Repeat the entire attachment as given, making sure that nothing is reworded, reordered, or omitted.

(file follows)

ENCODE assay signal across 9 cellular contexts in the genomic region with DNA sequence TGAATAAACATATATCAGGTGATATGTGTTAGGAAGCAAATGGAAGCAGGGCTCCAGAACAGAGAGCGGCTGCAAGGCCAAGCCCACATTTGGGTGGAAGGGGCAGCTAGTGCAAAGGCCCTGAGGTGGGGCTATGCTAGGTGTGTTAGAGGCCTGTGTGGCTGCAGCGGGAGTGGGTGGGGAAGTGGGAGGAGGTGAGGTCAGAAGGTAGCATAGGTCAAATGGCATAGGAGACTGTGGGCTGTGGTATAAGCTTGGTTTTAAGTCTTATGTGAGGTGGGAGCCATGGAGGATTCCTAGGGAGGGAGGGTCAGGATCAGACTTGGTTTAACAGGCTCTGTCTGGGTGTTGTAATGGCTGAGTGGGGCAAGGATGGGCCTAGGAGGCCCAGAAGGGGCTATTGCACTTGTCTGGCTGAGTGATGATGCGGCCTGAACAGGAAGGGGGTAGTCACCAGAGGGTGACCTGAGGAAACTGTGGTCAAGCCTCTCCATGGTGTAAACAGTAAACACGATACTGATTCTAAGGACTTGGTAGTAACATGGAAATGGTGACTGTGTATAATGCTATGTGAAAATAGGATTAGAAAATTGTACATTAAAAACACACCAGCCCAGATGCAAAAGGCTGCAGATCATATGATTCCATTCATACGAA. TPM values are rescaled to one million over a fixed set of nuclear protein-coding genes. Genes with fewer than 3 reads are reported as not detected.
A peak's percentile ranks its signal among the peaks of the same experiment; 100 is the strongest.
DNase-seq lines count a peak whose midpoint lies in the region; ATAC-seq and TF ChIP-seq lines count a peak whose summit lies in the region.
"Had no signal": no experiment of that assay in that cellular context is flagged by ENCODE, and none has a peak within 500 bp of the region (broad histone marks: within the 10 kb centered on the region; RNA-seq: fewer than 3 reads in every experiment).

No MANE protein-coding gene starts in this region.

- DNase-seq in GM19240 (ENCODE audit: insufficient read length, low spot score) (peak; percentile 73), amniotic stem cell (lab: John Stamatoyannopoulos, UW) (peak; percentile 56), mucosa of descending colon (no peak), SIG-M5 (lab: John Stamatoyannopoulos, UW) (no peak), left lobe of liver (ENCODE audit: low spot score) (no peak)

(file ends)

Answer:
ENCODE assay signal across 9 cellular contexts in the genomic region with DNA sequence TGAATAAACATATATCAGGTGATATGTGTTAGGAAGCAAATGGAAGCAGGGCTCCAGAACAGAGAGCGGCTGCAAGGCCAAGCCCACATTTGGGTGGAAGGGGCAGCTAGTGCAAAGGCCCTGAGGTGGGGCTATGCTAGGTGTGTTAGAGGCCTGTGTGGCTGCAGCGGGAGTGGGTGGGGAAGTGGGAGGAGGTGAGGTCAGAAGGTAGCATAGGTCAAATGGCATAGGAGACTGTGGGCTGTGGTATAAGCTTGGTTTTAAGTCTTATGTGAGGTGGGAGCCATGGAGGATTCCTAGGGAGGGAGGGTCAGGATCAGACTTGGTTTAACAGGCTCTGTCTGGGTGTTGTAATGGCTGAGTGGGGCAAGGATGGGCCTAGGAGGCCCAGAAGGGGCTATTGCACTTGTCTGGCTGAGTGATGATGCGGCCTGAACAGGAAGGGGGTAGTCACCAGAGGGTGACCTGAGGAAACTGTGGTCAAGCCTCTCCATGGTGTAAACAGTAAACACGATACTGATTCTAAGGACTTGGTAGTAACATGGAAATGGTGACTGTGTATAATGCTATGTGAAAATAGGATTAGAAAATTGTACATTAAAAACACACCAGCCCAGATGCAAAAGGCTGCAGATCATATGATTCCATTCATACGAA. TPM values are rescaled to one million over a fixed set of nuclear protein-coding genes. Genes with fewer than 3 reads are reported as not detected.
A peak's percentile ranks its signal among the peaks of the same experiment; 100 is the strongest.
DNase-seq lines count a peak whose midpoint lies in the region; ATAC-seq and TF ChIP-seq lines count a peak whose summit lies in the region.
"Had no signal": no experiment of that assay in that cellular context is flagged by ENCODE, and none has a peak within 500 bp of the region (broad histone marks: within the 10 kb centered on the region; RNA-seq: fewer than 3 reads in every experiment).

No MANE protein-coding gene starts in this region.

- DNase-seq in GM19240 (ENCODE audit: insufficient read length, low spot score) (peak; percentile 73), amniotic stem cell (lab: John Stamatoyannopoulos, UW) (peak; percentile 56), mucosa of descending colon (no peak), SIG-M5 (lab: John Stamatoyannopoulos, UW) (no peak), left lobe of liver (ENCODE audit: low spot score) (no peak)